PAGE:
April 11, 2012 at 3:18 PM ET
Abundant sources of energy generated from hot rocks and glacier-fed rivers could make Iceland one of the world’s go-to places for technology companies to set up energy-hungry server farms, according to news reports.
Data centers - where all of our emails, photos, documents, and text messages are stored when they are shipped off to the proverbial cloud – currently consume upwards of 1.5 percent of total global electricity use, according to Verne Global, a server farm company that opened doors in Iceland this February.
That figure is expected to continue to grow. By 2025, these data centers could be drawing as much as 1,300 terrawatt hours of electricity per year, according to a MIT Technology Review story on Iceland’s emerging role in the fast-growing industry.
All that energy consumption – much of it used to run air conditioners that keep the servers cool – could mean the cloud is lot less green than it sounds, especially if the energy comes from traditional fossil fuel sources such as oil and coal.
What makes Iceland compelling is its abundant source of “100 percent renewable” energy, according to Verne Global, that happens to be cheap. Costs per kilowatt hour average 4.3 cents, which is about half the average retail rate in the U.S., notes Technology Review.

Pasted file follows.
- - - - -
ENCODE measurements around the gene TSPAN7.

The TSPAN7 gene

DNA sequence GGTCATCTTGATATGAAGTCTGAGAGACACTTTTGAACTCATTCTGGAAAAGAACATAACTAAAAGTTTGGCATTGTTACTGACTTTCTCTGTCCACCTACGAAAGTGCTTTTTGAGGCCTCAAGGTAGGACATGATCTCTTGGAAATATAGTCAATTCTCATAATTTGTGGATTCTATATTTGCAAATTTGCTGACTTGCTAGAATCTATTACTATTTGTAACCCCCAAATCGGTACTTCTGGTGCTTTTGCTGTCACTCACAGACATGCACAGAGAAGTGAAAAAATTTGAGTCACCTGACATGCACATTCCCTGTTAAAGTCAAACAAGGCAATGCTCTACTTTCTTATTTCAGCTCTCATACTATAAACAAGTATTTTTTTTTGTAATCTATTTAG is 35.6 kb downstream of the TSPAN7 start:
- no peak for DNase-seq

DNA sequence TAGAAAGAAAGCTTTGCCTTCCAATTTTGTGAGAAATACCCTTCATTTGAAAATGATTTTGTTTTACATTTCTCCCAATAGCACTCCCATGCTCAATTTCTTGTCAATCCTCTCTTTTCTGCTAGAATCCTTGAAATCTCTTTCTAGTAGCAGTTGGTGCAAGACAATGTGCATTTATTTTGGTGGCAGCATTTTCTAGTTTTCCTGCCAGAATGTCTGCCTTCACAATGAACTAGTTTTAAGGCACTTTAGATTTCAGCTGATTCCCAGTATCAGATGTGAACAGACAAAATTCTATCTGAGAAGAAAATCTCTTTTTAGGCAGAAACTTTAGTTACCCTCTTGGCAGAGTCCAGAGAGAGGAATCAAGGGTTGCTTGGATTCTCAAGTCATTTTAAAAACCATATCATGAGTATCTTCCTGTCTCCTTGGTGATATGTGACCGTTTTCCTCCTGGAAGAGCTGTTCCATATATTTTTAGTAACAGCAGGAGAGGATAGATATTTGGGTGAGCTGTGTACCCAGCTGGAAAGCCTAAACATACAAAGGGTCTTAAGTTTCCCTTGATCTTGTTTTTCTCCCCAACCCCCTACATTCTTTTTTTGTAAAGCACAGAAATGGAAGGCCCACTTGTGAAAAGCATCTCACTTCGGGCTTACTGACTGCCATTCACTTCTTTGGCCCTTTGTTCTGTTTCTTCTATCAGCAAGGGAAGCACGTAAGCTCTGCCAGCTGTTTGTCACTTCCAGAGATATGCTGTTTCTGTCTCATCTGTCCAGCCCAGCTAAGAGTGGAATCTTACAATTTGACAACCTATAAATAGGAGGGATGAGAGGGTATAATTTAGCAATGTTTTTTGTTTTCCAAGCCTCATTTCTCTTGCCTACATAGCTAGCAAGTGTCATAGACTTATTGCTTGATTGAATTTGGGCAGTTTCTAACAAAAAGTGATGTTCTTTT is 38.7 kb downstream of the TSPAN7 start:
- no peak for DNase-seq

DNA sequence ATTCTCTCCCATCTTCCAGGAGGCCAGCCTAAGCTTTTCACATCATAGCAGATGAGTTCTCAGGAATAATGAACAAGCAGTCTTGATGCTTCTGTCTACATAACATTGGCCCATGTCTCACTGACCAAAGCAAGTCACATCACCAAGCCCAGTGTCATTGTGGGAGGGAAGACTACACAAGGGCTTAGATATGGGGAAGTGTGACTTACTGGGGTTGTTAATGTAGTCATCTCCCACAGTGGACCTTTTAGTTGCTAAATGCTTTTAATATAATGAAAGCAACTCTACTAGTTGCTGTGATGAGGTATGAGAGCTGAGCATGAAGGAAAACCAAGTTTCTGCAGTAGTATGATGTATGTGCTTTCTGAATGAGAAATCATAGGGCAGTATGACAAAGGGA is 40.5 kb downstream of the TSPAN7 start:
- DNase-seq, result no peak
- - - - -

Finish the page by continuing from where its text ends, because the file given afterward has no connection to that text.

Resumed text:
All of this could make Iceland an attractive place for the world’s technology giants to park their server farms. So far, customers include Datapipe, a Jersey City, N.J., provider of disaster recovery services and an online gaming company, noted Bloomberg Businessweek.
Major clients have reportedly shown interest, but have yet to sign on the dotted line, though Verne Global predicts they are coming. But the reason they’ll come, marketing manager Lisa Rhodes told Technology Review, is for the cheap electricity. Whether the green part of it all is a selling point, she says, is debatable.
But when the bottom line happens to be green, isn’t that a win-win for business and the environment?
--Via Technology Review
John Roach is a contributing writer for msnbc.com. To learn more about him, check out his website and follow him on Twitter. For more of our Future of Technology series, watch the featured video below.